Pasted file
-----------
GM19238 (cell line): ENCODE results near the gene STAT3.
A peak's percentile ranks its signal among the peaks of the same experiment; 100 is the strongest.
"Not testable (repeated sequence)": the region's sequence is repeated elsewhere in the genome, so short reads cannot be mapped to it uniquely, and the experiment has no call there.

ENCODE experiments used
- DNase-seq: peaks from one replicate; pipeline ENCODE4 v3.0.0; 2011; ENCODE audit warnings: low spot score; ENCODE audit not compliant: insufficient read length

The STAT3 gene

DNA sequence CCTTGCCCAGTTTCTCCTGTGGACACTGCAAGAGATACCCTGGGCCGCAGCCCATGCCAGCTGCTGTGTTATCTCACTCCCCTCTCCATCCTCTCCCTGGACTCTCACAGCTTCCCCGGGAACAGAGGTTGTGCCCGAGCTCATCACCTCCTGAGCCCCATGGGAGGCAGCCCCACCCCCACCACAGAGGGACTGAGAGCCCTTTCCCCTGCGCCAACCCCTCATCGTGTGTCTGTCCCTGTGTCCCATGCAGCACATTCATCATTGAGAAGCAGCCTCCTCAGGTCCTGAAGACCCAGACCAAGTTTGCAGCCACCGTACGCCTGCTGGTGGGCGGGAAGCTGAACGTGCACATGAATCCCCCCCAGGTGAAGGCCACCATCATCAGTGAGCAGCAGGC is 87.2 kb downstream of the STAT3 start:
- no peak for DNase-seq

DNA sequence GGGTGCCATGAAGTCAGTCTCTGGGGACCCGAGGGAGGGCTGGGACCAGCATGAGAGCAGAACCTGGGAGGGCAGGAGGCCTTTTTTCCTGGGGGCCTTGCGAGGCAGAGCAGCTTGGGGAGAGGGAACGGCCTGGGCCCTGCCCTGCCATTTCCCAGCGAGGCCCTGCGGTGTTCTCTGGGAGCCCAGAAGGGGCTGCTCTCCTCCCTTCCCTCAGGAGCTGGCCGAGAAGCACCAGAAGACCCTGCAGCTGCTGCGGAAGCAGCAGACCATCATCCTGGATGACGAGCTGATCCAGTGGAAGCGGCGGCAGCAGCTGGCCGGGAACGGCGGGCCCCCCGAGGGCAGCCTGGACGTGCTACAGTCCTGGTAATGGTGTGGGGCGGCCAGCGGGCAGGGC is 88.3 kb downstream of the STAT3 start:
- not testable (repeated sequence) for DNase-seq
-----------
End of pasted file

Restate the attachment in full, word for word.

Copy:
GM19238 (cell line): ENCODE results near the gene STAT3.
A peak's percentile ranks its signal among the peaks of the same experiment; 100 is the strongest.
"Not testable (repeated sequence)": the region's sequence is repeated elsewhere in the genome, so short reads cannot be mapped to it uniquely, and the experiment has no call there.

ENCODE experiments used
- DNase-seq: peaks from one replicate; pipeline ENCODE4 v3.0.0; 2011; ENCODE audit warnings: low spot score; ENCODE audit not compliant: insufficient read length

The STAT3 gene

DNA sequence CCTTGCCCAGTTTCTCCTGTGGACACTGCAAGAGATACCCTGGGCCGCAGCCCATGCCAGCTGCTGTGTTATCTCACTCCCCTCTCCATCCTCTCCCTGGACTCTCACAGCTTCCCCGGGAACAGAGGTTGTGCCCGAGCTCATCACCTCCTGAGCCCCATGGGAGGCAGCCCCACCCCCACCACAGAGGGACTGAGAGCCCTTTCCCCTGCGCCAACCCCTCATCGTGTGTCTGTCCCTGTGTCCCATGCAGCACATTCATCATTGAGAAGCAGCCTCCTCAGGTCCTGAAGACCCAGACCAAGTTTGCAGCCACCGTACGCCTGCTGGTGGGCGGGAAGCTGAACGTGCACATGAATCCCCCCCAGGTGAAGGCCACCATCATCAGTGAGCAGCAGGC is 87.2 kb downstream of the STAT3 start:
- no peak for DNase-seq

DNA sequence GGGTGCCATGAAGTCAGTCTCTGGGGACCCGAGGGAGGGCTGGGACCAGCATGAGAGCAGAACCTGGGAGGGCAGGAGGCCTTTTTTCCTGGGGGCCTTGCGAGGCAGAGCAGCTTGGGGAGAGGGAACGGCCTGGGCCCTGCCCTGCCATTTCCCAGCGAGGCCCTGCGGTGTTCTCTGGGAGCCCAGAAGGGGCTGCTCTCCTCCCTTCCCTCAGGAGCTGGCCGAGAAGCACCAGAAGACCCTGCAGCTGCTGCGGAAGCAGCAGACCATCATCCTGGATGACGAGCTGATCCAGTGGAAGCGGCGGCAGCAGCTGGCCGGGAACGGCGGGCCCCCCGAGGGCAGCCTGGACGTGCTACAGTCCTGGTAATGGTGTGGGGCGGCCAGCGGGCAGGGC is 88.3 kb downstream of the STAT3 start:
- not testable (repeated sequence) for DNase-seq